Race no longer seems half a world away
Pedal the Planet
It's back to basics now after the short rest over the festive period and the gym sessions over the last few weeks have shaken off any cobwebs which might have developed.
It wasn't all turkey and mince pies though, I managed to get a few spins in at home in Leitrim and even joined some of the good folk of Lough Key Triathlon Club.
Now that the new year has been ushered in, the world cycle race is becoming more real.
There are just over six weeks to the start, with an email from the race organisers highlighting the plans for the launch of the race from Marble Arch, passing famous landmarks across London, before reaching the official start line in Greenwich.
The actual route of the race is up to each of the dozen or so riders, within certain rules. Each rider will be tracked by GPS and we must each travel a total distance greater than the equator (24,900 miles), with 18,000 miles on the bike, and pass through two cities which are antipodes to each other using only the bike and publically accessible transport.
My route will see me take a northerly route through France, Belgium, the Netherlands and across Germany before rounding the Alps in Austria. I will then pass through Slovakia, Hungary, Serbia and Bulgaria and then on to Istanbul, Turkey.
I'll get my first break on the transfer to Mumbai on the west coast of India, where I'll be setting my sat nav towards Calcutta. Then, another jump to Thailand, before making my way down the west coast of Malaysia, finishing up in Singapore.
Next up will be a single-country spin on the largest island on the planet, Australia, before moving on to New Zealand.
After flying across the Pacific, I'll get back on two wheels in Vancouver, Canada, before travelling down the western seaboard of the US, through Los Angeles and San Francisco, before crossing the Rockies into New Mexico.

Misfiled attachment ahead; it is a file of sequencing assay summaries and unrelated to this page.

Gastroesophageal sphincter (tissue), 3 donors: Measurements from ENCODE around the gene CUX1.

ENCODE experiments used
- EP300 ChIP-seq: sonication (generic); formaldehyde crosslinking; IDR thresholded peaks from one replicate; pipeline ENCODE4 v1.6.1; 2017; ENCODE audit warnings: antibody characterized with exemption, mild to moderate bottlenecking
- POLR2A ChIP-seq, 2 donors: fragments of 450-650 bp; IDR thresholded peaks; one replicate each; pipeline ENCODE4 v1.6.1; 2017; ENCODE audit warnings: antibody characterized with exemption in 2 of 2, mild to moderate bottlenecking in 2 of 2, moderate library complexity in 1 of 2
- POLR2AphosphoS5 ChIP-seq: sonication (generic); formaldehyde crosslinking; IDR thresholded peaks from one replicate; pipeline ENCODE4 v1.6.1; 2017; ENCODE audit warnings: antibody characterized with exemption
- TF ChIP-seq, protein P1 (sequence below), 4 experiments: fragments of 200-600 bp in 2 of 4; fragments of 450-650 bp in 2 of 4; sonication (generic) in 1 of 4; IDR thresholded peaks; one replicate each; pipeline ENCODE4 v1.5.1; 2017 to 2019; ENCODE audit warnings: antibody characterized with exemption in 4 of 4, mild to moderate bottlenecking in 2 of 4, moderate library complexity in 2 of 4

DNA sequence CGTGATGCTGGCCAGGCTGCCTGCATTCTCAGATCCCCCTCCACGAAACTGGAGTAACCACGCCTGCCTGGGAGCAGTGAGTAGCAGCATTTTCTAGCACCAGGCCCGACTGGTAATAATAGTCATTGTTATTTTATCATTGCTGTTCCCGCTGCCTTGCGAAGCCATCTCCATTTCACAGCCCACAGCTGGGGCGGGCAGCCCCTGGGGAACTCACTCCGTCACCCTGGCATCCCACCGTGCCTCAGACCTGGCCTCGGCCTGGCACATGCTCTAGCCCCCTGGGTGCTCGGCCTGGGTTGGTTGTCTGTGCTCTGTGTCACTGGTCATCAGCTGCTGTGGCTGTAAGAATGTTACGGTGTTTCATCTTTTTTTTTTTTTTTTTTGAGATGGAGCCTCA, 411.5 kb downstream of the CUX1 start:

Then, on my route along the east coast of the US, Dallas, Memphis, Washington, Philadelphia, New York and Boston will all feature .
South America gets some attention starting in Buenos Aires, Argentina, through Uruguay and then on to Rio de Janeiro. I'll probably be the only football fan flying out of Brazil a fortnight before the World Cup gets underway.
Africa makes an appearance in the final leg, beginning in Casablanca, Morocco, and heading north towards the straits of Gibraltar.
I'll then get a ferry across to mainland Europe, traversing Spain before crossing the Pyrenees and hugging the west coast of France all the way to Cherbourg. Then a ferry to Southampton and it's a sprint back to London.
On a personal level, it's vitally important for me to offer thanks to every single person who has been in touch to offer support both financial and otherwise. This entire endeavour would not be possible without each and every one of you.
Breifne will take part in the World Cycle Race next March, in which he hopes to break the current record for cycling around the planet